The Marvel Cinematic Universe is the highest grossing franchise in film history. More succesful than the Stars Wars,James Bond,Harry Potter franchises. Yet, there are people who can’t stand the films. There are people who would never watch the films even with free ticket and popcorn. Many faithful fans grew up reading the comics and watching the cartoons, to them the films are a dream come true.To others comic book movies are the death of cinema, have nothing to offer and they want no part regardless of box office success .

Some films are more about relate-ability than anything else and if a person can’t relate, then it’s not for them. Once you think about it that way you avoid a lot of stress.

4) MAYBE JUST MAYBE THEY’RE ACTUALLY RIGHT- I’ll use myself as an example. A few weeks ago I was in the office a colleague I respect and see like a senior brother. The thing about him, he never holds back and often leaves me with a lot to think about personally and professionally. We eventually got talking about a film I made and he gave me his honest opinion. He felt I could have done more with the story, I could have pushed the envelope and i allowed my own moral reservations get in the way of the story which stopped it from having the type of impact it should have. It turned out, OK, when it could have been, OH SHIT,DID THAT JUST HAPPEN. He was absolutely right. If I had prepared more, probably done another draft, hadn’t compromised and gotten out-of-the-way of the story i could have achieved much more.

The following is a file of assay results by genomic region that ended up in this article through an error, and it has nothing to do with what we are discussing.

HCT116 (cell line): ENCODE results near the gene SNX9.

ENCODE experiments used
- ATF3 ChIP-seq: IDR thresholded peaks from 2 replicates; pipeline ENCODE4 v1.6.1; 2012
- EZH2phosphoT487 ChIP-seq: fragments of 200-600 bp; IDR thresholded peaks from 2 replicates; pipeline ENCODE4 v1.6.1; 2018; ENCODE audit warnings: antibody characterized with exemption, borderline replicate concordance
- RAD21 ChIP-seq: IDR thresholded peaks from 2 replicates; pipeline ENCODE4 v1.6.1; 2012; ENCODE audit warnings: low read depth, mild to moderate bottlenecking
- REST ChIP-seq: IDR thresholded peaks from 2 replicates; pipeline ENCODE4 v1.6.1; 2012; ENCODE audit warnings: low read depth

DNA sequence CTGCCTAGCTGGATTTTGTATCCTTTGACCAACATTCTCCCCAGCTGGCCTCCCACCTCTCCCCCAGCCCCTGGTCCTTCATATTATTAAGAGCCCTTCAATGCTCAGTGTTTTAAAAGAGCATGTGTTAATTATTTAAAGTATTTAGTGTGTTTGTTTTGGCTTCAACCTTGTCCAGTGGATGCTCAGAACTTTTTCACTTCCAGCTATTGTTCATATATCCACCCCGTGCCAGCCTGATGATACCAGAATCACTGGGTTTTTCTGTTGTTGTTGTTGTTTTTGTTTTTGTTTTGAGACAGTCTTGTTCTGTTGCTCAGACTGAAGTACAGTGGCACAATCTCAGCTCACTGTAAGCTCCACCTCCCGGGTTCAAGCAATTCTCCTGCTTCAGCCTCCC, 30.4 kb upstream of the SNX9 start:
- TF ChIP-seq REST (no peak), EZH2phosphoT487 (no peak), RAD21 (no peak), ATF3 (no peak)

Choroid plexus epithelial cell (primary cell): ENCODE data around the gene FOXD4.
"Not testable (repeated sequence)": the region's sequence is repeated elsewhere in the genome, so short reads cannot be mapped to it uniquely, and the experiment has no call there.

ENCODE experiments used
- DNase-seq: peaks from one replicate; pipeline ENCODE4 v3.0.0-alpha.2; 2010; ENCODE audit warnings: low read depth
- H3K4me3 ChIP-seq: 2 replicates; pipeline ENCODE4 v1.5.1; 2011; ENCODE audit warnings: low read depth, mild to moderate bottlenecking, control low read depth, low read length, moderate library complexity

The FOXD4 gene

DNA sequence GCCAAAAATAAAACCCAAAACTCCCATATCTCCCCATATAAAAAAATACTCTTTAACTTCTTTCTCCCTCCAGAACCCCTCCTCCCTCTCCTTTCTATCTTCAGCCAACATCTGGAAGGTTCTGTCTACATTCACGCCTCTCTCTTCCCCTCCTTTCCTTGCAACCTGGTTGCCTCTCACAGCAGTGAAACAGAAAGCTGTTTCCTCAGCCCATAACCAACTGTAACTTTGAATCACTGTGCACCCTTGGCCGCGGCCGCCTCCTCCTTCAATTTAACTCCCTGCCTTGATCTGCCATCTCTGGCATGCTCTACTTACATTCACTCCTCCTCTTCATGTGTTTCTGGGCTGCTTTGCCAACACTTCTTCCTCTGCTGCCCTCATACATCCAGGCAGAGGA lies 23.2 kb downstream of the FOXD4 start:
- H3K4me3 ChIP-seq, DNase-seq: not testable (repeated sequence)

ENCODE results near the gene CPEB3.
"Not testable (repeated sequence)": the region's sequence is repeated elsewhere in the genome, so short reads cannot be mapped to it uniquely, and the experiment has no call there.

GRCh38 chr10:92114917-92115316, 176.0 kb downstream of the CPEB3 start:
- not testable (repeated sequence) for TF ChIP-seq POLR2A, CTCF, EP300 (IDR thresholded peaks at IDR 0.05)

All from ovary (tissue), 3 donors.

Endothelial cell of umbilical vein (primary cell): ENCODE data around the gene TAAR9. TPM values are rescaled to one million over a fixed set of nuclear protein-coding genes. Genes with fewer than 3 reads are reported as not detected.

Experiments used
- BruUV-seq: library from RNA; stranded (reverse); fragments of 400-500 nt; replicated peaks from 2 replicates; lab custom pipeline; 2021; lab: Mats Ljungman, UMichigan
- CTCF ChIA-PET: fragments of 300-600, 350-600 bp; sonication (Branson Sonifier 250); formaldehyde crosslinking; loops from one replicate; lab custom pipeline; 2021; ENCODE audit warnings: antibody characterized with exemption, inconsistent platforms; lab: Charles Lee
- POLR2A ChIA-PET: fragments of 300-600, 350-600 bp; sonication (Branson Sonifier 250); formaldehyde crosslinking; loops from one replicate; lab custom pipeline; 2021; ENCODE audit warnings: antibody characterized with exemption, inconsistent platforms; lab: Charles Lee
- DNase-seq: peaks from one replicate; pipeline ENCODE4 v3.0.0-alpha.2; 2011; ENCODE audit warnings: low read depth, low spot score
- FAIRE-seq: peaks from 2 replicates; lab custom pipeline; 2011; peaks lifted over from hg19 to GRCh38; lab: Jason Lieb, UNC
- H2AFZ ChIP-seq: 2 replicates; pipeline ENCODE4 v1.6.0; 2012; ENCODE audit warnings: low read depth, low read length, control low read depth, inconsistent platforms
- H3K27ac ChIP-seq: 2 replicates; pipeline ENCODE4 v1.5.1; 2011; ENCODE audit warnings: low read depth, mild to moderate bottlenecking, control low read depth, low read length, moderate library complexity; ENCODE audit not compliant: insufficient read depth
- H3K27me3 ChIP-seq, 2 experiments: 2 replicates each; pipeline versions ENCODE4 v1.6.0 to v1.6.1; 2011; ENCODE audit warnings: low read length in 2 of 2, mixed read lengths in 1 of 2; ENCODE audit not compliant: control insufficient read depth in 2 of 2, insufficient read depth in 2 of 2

Is it possible that you are too close ,too invested in your film to see its flaws? Are like the love struck hopeless romantic who thinks their lover is perfect, but friends and family can smell the rotten fufu in their character and intentions.

Is it possible a screen test with an honest trusted audience before releasing the film could have revealed pacing issues or scenes to hitting the floor ? Is it possible not enough time spent on the script? Too little time in pre-production? Was the edit rushed to meet a premi√®re date ? Perhaps the editor is great with music videos but doesn’t know how to cut drama?